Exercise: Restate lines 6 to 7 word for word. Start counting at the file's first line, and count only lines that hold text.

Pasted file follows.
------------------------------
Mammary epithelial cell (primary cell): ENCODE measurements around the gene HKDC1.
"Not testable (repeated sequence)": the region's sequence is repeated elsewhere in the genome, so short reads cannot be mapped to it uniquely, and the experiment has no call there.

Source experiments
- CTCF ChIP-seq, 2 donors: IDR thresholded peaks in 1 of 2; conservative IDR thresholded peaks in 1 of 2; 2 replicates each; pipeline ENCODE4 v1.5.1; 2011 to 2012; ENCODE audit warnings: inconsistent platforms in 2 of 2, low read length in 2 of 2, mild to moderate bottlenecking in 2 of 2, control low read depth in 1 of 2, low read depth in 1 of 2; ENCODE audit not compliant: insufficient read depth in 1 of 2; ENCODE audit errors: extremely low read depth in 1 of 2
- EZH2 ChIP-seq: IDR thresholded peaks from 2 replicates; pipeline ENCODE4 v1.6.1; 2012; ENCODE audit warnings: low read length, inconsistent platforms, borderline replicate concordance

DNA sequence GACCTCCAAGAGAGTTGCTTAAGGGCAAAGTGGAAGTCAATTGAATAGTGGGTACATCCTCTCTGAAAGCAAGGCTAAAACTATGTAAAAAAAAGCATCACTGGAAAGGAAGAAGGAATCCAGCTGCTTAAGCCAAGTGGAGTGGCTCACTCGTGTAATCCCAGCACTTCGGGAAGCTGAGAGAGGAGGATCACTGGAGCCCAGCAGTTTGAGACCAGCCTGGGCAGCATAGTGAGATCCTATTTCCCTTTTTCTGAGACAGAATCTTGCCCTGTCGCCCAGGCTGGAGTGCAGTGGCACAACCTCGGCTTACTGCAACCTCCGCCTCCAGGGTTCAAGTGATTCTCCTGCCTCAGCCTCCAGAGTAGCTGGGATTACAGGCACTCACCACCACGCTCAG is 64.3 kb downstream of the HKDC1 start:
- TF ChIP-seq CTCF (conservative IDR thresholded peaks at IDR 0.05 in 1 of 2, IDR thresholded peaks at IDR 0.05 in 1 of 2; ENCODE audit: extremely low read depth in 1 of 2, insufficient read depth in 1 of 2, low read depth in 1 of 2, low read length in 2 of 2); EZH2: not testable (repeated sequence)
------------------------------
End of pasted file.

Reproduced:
DNA sequence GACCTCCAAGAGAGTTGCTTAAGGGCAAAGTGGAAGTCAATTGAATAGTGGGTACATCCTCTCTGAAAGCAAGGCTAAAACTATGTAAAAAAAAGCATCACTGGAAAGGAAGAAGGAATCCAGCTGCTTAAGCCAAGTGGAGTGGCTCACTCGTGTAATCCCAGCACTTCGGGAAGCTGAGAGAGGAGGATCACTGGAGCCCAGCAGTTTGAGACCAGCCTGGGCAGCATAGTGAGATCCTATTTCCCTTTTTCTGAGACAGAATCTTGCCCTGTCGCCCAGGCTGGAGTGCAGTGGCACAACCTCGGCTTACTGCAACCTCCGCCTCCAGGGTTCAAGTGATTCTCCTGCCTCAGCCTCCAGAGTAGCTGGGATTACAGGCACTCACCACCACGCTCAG is 64.3 kb downstream of the HKDC1 start:
- TF ChIP-seq CTCF (conservative IDR thresholded peaks at IDR 0.05 in 1 of 2, IDR thresholded peaks at IDR 0.05 in 1 of 2; ENCODE audit: extremely low read depth in 1 of 2, insufficient read depth in 1 of 2, low read depth in 1 of 2, low read length in 2 of 2); EZH2: not testable (repeated sequence)